Explore Lace Knitting with PieceWork
There's a new issue of PieceWork out, and it's all about lace knitting! Here's editor Jeane Hutchins to tell you more.
|Buck's Point lace edging (Photo by Joe Coca)|
|Butterfly Shawl by Inna Voltchkova (Photo by Joe Coca)|
Welcome to Our Annual Lace Issue
Lace—magical, often mysterious—is center stage once again in our fifth annual issue. Learning about some of the people from the past who encouraged the development of various types of lace or depended on it for their livelihood helps bring these laces into perspective.
Here are just a few of the intriguing people you'll meet in this issue:
• Born in Germany in 1881, Margarete Naumann spent her life designing and promoting her remarkable hand-knotted lace that she named Margaretenspitze (Margarete's lace).
• Sir Henry Borlase established a bobbin-lacemaking school for young girls in 1626 in Buckinghamshire, England; this was the genesis of Bucks Point Lace.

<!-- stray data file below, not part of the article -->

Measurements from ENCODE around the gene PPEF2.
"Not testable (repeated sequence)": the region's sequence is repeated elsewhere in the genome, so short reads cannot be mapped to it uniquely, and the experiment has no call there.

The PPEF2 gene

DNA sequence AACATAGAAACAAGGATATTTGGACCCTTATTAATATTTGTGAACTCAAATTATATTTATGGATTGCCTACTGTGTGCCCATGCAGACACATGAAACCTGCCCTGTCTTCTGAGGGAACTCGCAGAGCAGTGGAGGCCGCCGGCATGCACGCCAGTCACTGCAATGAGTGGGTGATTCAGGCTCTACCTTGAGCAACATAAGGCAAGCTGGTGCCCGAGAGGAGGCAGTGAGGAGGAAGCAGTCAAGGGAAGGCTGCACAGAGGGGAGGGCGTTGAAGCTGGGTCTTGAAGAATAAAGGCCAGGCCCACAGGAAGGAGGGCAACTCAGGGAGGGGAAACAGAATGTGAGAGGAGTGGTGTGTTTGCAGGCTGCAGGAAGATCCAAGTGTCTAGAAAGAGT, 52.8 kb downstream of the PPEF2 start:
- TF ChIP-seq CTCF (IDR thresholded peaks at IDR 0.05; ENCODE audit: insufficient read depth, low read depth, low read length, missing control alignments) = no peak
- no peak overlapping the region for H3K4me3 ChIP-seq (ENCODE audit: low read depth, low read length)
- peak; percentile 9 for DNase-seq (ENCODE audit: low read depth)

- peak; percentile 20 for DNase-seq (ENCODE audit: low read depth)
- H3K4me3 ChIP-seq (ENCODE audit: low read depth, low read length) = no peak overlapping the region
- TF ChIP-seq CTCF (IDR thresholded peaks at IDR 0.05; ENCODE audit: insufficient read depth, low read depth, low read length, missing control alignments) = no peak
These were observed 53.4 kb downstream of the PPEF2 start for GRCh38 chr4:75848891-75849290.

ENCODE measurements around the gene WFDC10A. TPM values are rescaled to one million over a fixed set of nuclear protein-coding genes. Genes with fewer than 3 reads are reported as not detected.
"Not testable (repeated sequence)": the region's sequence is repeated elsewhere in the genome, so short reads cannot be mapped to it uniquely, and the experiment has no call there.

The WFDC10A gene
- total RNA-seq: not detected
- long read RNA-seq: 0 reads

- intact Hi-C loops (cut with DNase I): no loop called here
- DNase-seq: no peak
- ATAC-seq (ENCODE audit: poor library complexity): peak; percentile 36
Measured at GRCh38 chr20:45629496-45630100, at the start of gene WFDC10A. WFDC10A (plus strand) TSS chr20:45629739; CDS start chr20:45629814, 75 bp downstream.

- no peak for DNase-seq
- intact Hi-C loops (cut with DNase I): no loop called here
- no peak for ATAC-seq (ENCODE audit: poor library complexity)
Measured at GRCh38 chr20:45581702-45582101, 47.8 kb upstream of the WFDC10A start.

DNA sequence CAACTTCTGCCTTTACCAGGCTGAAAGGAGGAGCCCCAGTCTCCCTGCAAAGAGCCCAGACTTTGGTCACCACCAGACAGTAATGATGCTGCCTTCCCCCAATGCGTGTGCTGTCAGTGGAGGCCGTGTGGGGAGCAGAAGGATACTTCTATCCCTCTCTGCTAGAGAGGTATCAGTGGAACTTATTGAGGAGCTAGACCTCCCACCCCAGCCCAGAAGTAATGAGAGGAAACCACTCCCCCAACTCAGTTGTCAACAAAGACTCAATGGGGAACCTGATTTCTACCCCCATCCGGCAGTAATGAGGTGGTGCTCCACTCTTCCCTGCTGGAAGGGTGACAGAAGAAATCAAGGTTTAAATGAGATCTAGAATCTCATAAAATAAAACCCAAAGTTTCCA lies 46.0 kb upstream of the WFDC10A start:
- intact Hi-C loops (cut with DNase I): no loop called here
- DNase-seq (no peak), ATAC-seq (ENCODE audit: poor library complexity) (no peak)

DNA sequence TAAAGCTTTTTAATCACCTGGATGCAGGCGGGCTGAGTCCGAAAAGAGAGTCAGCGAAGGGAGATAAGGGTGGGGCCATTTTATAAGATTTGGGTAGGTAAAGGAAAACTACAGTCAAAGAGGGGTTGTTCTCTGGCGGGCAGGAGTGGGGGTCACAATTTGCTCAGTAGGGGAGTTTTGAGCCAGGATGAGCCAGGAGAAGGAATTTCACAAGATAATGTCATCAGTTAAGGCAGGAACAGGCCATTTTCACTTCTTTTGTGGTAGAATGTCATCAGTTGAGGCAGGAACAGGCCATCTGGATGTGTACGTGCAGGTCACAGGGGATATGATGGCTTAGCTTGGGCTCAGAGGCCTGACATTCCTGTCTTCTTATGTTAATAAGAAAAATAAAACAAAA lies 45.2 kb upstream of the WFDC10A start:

• Tessie Leonard, who at eighty-nine still crochets by the window every day, remembers as a child making the clock embellishment in the water-lily motifs that her family worked in Clones Irish Crochet.
• World War I veteran Chester Ross Bentz Sr. learned to tat at a Red Cross facility in Europe while awaiting transport back home after the Armistice. Tatting became a lifelong passion for Bentz, who designed and tatted a bedspread for each of his four sons.
|Classic gingham apron with Depression lace worked on the bib (Photo by Joe Coca)|
You'll also discover reticella (Italian for "little net"), one of the oldest forms of needle lace; Depression Lace, cross-stitch embroidery worked on a gingham ground fabric with a wrapping technique borrowed from needle weaving that creates a lacy appearance; and knitted lace.
That the traditions of each technique continue into the twenty-first century is due to the dedication and persistence of lace makers around the world who have found them worth preserving. We owe them our undying gratitude.
Get your copy of PieceWork's annual lace issue today and join the legions of lace knitters keeping tradition alive.